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FACTS: Private Respondent Eliza Saunga took a passenger jeepney owned and

operated by Petitioner Vicente Calalas. As the jeepney was already full, she was just
given an “extension seat”, a wooden stool, at the rear end of the vehicle.

On the way, the jeepney stopped to let a passenger off. Since Sunga was seated at the
rear end, she gave way to the outgoing passenger. Just as she was doing so, an Isuzu
Elf Truck driven by Igclerio Verena and owned by Francisco Salva, bumped to the
left rear end of the jeepney. This incident cause injury to Sunga.

She filed a compliant for damages against Calalas on the ground of breach of
contract of carriage. On the other hand, Calalas filed a third-party complaint against
Salva, the owner of the truck.

The Regional Trial Court (RTC) found Salva guilty and absolved Calalas from liability
holding that it was the truck owner who is responsible for the accident based on
quasi-delict.

However, on appeal to the Court of Appeals (CA), the appellate court reversed the
RTC’s decision, on the ground that Sunga’s cause of action was based on a breach of
contract of carriage and not on quasi-delict.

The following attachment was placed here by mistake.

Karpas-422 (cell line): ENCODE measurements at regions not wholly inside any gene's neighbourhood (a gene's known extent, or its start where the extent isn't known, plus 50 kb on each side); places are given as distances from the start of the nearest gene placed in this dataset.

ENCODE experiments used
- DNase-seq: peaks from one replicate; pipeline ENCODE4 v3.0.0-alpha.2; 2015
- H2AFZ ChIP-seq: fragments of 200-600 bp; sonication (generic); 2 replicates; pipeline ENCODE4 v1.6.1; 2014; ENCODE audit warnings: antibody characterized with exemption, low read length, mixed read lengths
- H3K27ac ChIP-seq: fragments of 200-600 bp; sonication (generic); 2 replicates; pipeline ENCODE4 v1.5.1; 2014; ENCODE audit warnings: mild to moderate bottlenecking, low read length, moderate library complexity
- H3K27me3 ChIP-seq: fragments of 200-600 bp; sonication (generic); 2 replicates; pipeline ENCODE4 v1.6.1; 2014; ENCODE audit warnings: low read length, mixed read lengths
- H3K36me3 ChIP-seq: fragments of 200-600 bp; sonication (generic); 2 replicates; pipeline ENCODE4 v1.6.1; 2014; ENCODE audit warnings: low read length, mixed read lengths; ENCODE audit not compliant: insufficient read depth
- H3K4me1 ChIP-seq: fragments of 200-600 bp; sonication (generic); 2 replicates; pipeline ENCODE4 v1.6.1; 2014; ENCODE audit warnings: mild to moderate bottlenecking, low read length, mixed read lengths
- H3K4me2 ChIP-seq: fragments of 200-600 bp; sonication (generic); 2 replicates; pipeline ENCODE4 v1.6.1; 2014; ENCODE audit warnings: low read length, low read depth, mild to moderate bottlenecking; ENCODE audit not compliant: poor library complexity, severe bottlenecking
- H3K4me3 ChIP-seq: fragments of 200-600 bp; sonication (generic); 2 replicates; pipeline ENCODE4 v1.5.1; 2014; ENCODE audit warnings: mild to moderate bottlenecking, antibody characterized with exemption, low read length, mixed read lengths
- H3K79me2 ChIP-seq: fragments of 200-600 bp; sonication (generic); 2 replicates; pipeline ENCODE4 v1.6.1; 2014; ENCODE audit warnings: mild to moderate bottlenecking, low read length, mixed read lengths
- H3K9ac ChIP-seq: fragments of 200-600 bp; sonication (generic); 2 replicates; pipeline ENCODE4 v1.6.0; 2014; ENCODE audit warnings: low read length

Hence, this appeal from Calalas.

ISSUE: Whether or not the negligence of the truck driver as the proximate cause of
the accident which negates petitioner’s liability?

HELD: No. First, the issue in this case is the liability under contract of carriage. In
this case, the petitioner failed to transport his passenger safely to his destination as
a common carrier in violation of Arts. 1733 and 1755 of the New Civil Code.

Moreso, there is no basis that the ruling of the RTC binds Sunga. It is immaterial that
the proximate cause of the collision was the truck driver, because the doctrine of
proximate cause applies only to cases of quasi-delict.

The doctrine of proximate cause is a device for imputing liability to a person where
there is no relation between him and another party. But in the case at bar, there is a
pre-existing relation between petitioner and respondent in their contract of
carriage. Hence, upon happening of the accident, the presumption of negligence at
once arose on Calalas’ part, which makes him liable.